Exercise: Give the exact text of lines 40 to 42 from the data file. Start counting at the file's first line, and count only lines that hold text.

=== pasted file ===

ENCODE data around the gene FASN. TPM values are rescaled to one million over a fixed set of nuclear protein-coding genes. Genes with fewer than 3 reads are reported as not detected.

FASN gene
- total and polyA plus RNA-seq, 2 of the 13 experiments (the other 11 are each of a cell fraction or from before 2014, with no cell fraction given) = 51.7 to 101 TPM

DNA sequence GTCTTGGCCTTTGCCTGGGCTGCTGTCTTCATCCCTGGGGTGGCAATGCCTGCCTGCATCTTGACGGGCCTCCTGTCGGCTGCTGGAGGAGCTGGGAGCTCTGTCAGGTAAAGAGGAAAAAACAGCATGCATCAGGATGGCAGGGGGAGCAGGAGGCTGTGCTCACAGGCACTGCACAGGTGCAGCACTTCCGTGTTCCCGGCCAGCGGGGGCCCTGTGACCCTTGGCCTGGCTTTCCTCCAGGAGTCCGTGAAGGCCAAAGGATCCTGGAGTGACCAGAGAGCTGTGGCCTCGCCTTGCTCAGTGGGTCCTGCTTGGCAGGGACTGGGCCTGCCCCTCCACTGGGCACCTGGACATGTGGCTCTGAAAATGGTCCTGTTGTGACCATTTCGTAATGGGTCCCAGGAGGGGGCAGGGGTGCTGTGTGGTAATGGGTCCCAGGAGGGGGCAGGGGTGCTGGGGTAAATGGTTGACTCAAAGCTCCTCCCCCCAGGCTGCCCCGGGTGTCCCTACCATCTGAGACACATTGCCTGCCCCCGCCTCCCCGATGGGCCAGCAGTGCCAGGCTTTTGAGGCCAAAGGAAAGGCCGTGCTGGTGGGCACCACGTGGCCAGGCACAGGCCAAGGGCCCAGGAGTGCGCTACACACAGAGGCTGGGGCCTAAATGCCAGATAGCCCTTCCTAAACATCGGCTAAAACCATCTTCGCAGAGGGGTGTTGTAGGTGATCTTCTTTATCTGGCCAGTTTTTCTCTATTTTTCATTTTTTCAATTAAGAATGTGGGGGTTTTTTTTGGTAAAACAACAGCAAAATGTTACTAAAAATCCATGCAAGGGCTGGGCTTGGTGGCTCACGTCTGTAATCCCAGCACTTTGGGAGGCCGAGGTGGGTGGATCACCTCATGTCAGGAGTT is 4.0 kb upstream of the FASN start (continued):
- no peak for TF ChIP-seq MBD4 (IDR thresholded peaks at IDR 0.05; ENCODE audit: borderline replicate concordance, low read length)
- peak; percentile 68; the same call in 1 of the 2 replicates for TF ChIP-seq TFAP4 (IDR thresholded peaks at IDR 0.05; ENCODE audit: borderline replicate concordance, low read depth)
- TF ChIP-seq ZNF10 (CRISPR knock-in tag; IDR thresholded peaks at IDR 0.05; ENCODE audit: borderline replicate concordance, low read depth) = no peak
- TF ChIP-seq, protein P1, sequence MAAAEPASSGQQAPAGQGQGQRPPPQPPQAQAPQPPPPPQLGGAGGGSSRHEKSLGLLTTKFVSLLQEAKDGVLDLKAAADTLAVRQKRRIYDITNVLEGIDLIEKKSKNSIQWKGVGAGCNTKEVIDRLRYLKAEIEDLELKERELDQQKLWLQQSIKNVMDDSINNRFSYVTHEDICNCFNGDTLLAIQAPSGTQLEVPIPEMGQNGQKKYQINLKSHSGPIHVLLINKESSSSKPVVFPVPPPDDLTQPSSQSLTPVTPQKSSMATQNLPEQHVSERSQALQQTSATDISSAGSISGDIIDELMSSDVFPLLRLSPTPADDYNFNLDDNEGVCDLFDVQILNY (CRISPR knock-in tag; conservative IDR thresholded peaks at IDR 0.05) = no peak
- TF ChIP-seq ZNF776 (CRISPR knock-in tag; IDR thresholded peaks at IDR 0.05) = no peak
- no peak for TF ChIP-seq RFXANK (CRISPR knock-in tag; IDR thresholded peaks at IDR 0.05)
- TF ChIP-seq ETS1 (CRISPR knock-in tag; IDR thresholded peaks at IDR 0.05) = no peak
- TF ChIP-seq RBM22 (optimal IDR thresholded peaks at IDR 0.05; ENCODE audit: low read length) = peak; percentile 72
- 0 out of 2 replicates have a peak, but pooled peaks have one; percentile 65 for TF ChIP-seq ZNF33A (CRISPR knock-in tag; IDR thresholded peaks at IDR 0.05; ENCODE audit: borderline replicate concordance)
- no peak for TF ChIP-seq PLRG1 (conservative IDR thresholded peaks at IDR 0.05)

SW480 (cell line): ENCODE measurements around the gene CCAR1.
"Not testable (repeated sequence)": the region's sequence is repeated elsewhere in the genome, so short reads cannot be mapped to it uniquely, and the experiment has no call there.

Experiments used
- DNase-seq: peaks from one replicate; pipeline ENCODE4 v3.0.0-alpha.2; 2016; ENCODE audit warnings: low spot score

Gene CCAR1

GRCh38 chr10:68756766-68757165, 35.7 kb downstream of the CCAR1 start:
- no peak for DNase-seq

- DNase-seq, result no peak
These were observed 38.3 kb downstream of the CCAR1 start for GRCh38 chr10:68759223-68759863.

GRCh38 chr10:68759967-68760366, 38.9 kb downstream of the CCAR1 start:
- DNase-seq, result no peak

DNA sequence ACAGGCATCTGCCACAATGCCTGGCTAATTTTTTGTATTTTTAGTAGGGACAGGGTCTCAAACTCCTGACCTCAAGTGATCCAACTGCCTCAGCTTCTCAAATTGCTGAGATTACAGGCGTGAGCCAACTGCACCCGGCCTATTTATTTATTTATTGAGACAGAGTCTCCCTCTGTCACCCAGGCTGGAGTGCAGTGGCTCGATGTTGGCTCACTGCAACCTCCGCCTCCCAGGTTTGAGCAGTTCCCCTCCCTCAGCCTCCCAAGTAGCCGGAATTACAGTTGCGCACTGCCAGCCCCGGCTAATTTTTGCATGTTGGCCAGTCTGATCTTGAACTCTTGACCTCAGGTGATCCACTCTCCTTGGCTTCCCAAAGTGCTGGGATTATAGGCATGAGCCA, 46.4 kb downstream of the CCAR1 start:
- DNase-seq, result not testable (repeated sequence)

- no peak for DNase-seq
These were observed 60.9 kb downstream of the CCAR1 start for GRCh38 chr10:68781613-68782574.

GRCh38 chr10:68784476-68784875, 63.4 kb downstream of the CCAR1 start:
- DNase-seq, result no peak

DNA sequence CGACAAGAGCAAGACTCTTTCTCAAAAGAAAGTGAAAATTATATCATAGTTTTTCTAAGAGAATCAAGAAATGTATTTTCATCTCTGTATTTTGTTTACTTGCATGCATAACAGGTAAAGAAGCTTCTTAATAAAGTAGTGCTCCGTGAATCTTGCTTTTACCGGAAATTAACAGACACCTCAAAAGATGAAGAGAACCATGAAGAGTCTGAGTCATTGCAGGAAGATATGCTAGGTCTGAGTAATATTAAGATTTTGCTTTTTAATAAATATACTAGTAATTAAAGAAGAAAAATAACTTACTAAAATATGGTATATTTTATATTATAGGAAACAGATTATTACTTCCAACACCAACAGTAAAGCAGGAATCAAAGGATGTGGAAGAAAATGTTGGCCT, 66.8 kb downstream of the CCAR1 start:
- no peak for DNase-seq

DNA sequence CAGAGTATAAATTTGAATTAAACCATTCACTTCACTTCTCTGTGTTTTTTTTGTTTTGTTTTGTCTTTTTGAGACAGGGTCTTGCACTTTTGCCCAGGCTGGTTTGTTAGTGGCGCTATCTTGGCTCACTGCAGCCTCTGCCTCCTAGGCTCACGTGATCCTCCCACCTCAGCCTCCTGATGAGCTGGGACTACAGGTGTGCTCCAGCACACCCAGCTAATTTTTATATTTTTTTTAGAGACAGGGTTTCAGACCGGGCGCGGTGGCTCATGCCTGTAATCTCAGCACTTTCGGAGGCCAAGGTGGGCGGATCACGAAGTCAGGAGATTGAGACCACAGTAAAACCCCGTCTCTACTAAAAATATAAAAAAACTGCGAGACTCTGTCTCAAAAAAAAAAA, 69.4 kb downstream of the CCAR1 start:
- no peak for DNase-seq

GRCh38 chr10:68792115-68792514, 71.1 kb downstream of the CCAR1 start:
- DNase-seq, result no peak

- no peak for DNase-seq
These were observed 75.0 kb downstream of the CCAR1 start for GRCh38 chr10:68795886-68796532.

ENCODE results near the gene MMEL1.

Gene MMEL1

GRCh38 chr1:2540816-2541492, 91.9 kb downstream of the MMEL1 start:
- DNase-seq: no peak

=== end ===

ENCODE results near the gene MMEL1.

Gene MMEL1

GRCh38 chr1:2540816-2541492, 91.9 kb downstream of the MMEL1 start: